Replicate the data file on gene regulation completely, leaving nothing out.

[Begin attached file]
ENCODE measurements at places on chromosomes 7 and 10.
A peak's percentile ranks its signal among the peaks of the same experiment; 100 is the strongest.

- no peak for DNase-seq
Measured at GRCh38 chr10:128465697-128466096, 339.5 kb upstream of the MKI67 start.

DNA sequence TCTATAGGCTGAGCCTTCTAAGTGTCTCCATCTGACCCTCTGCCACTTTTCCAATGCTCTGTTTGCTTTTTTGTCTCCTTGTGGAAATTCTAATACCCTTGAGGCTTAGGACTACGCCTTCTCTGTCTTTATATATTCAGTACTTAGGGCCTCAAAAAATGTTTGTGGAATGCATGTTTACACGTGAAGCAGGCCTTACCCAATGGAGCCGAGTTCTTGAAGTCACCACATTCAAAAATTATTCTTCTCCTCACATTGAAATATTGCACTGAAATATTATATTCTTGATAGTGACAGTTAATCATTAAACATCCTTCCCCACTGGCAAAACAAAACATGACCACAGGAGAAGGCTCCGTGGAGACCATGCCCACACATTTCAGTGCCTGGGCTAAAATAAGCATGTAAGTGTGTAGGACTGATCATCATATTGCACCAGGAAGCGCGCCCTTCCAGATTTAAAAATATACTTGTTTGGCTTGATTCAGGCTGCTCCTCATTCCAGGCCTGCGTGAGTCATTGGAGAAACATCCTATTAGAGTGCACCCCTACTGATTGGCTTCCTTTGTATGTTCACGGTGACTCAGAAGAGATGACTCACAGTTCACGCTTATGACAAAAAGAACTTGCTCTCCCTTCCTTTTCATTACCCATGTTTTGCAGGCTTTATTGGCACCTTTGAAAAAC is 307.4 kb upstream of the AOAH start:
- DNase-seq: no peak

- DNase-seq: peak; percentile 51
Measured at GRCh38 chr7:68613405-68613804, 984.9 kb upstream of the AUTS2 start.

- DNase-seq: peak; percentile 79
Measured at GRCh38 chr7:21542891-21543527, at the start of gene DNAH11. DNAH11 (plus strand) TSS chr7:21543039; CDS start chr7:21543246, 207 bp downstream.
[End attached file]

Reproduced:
ENCODE measurements at places on chromosomes 7 and 10.
A peak's percentile ranks its signal among the peaks of the same experiment; 100 is the strongest.

- no peak for DNase-seq
Measured at GRCh38 chr10:128465697-128466096, 339.5 kb upstream of the MKI67 start.

DNA sequence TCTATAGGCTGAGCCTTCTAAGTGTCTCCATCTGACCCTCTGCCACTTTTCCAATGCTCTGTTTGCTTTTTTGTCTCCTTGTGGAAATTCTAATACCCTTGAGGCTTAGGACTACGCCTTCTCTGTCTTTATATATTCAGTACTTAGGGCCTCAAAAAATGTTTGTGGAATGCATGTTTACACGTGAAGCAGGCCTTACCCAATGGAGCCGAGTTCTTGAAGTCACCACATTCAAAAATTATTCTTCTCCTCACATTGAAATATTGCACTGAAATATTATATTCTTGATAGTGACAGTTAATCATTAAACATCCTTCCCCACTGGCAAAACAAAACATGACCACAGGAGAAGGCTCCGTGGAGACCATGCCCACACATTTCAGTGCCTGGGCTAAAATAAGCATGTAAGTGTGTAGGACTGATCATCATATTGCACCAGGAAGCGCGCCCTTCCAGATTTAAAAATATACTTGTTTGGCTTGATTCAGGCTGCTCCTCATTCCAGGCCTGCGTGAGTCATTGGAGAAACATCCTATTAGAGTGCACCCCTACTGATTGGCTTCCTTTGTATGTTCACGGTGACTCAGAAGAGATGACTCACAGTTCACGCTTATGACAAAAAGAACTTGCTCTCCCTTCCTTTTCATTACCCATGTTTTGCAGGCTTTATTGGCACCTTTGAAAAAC is 307.4 kb upstream of the AOAH start:
- DNase-seq: no peak

- DNase-seq: peak; percentile 51
Measured at GRCh38 chr7:68613405-68613804, 984.9 kb upstream of the AUTS2 start.

- DNase-seq: peak; percentile 79
Measured at GRCh38 chr7:21542891-21543527, at the start of gene DNAH11. DNAH11 (plus strand) TSS chr7:21543039; CDS start chr7:21543246, 207 bp downstream.